New research from a scientist at the Milner Center for Evolution at the University of Bath suggests that “selfish chromosomes” explain why most human embryos die very early. The study, published in PLoS Biologyexplaining why fish embryos do well but unfortunately human embryos often do not survive has implications for infertility treatment.
About half of the fertilized eggs die very early, before the mother even knows she is pregnant. Tragically, many of those who survive to a recognized pregnancy will miscarry after a few weeks. Such miscarriages are both remarkably common and very alarming.
Professor Lawrence Hirst, director of the Milner Center for Evolution, has investigated why, despite hundreds of thousands of years of evolution, it is still relatively difficult for humans to have a baby.
The immediate cause of many of these early deaths is that the embryos have the wrong number of chromosomes. Fertilized eggs must have 46 chromosomes, 23 from the mother in the eggs, 23 from the father in the sperm.
Professor Hirst said: “A great many embryos have the wrong number of chromosomes, often 45 or 47, and almost all of them die in the womb. Even in cases like Down syndrome with three copies of chromosome 21, about 80% will unfortunately not make it to term.”
Why, then, should the gain or loss of a single chromosome be so common when it is just as deadly?
There are a number of clues that Hirst gathered. First, when an embryo has the wrong number of chromosomes, it is usually due to errors that occur when the eggs are made by the mother, not when the sperm are made by the father. In fact, over 70% of eggs produced have the wrong number of chromosomes.
Second, errors occur in the first of two steps in egg production. It was noticed that this first step is vulnerable mutations that interfere with the process so that the mutation can “selfishly” sneak into more than 50% of the eggs, forcing the partner chromosome to be destroyed, a process known as centromere drive. This has been well studied in mice, has long been suspected in humans, and was previously suggested to be somehow related to the problem of chromosome loss or gain.
What Hirst noticed was that in mammals, a selfish mutation that tries to do this but fails, resulting in an egg with one too many or one too few chromosomes, can still be evolutionarily superior. In mammals, because the mother feeds them continuously a developing fetus in utero, it is evolutionarily beneficial for embryos developing from defective eggs to be lost earlier rather than carried to term. This means that the surviving offspring will do better than average.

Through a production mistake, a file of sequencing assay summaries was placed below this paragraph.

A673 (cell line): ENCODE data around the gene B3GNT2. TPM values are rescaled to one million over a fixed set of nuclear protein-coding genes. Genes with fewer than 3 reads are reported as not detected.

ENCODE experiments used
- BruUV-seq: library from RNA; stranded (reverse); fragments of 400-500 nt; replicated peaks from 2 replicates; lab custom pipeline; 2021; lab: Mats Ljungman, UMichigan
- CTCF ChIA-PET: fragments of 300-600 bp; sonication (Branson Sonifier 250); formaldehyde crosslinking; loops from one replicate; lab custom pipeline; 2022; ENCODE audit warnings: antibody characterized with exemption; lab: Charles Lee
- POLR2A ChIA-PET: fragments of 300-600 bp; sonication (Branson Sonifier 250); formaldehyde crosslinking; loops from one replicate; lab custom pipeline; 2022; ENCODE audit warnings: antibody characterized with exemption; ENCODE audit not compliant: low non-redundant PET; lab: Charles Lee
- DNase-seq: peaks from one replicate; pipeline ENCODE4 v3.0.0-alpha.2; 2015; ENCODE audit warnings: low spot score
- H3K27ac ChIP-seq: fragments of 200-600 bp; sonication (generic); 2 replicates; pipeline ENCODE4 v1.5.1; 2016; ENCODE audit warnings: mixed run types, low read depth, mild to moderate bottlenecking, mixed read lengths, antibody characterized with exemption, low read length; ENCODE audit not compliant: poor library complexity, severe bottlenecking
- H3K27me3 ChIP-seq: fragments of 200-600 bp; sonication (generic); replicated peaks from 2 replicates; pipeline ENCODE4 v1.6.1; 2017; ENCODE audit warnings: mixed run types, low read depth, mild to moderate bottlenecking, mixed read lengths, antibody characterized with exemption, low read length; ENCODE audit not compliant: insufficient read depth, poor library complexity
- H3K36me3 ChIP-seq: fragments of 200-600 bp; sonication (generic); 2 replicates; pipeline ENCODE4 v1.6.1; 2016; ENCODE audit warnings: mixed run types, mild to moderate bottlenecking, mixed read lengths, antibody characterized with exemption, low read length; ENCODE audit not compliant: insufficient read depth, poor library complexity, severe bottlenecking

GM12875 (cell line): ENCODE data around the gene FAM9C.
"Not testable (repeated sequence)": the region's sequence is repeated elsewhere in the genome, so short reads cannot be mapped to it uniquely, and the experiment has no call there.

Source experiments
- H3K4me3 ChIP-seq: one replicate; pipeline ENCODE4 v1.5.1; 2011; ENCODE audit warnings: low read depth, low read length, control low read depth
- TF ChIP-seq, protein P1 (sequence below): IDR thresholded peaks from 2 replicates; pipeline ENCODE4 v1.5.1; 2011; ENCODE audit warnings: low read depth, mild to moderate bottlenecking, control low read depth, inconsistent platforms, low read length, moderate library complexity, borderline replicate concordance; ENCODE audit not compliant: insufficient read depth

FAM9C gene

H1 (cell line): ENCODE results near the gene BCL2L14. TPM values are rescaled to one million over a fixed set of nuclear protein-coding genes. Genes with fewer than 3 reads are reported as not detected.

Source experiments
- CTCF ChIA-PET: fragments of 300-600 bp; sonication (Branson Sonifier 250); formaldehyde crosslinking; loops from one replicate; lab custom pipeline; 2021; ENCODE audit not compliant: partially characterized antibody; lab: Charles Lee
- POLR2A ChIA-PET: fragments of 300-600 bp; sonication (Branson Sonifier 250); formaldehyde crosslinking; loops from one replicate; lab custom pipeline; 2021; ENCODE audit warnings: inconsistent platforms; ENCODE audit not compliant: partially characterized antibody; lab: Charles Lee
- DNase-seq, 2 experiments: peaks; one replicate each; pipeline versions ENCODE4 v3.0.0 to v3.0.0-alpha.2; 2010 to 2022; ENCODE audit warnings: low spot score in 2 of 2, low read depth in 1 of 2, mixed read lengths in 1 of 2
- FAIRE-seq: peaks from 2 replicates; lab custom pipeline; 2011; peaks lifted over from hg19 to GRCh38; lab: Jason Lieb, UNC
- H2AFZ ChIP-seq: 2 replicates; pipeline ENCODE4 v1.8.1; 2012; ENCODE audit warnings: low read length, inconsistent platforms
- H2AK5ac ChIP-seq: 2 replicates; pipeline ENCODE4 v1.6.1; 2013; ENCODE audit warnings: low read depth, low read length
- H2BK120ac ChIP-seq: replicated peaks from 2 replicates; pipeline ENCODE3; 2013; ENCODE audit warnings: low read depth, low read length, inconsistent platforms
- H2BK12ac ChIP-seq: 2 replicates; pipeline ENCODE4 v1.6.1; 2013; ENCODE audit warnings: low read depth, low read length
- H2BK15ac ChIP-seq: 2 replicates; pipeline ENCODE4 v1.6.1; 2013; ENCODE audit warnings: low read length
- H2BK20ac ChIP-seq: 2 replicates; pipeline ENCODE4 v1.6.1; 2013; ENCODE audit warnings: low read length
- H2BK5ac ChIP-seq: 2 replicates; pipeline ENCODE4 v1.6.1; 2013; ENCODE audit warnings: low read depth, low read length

Hirst explained: “This first step of creation eggs that’s weird. One chromosome from a pair will go into the egg, the other will be destroyed. But if a chromosome “knows” it’s going to be destroyed, it has nothing to lose, so to speak. Remarkable recent molecular evidence has found that when some chromosomes detect that they are about to be destroyed during this first step, they change what they do to prevent destruction, potentially causing chromosome loss or gain and the death of the embryo.
“The remarkable thing is that if the death of the embryo benefits the other offspring of that mother, because the selfish chromosome will often be in the siblings that get the extra food, the mutation is better because it kills the embryos.”
“Fish and amphibians don’t have this problem,” Hirst commented. “In over 2,000 fish embryos, none with maternal chromosomal errors were found.” The percentages in birds are also very low, about 1/25 of the percentage in mammals. This, Hirst notes, is equally predictable, since there is some competition between the young after hatching, but not before.
Conversely, the loss or gain of chromosomes has been a problem for every mammal that has been studied. Hirst commented, “This is a disadvantage of feeding our offspring in the womb. If they die early, the survivors win. That makes us vulnerable to this kind of mutation.”
Hirst suspects that people may indeed be particularly vulnerable. In mice, the death of the embryo gives resources to the survivors in the same offspring. This gives about a 10% increase in the survival chance of the others. However, humans usually only have one baby at a time, and the early death of the embryo allows the mother to quickly reproduce again – she probably didn’t even know her egg was fertilized.
Preliminary data show that mammals such as cows, with one embryo at a time, appear to have particularly high rates of embryonic mortality due to chromosomal errors, while those with many embryos in an offspring, such as mice and pigs, appear to have slightly lower rates.
Hurst’s research also suggests that low levels of a protein called Bub1 can cause chromosome loss or gain in humans as well as in mice.
Hirst said: “Bub1 levels decline as mothers age and as the rate of embryonic chromosomal problems increases. Identifying these suppressor proteins and increasing their levels in older mothers may restore fertility.
“I also hope that these insights will be a step towards helping those women who have difficulty conceiving or suffer from recurrent miscarriages.”
Selfish centromeres and the wastefulness of human reproduction, PLoS Biology (2022). DOI: 10.1371/journal.pbio.3001671
University of Bath
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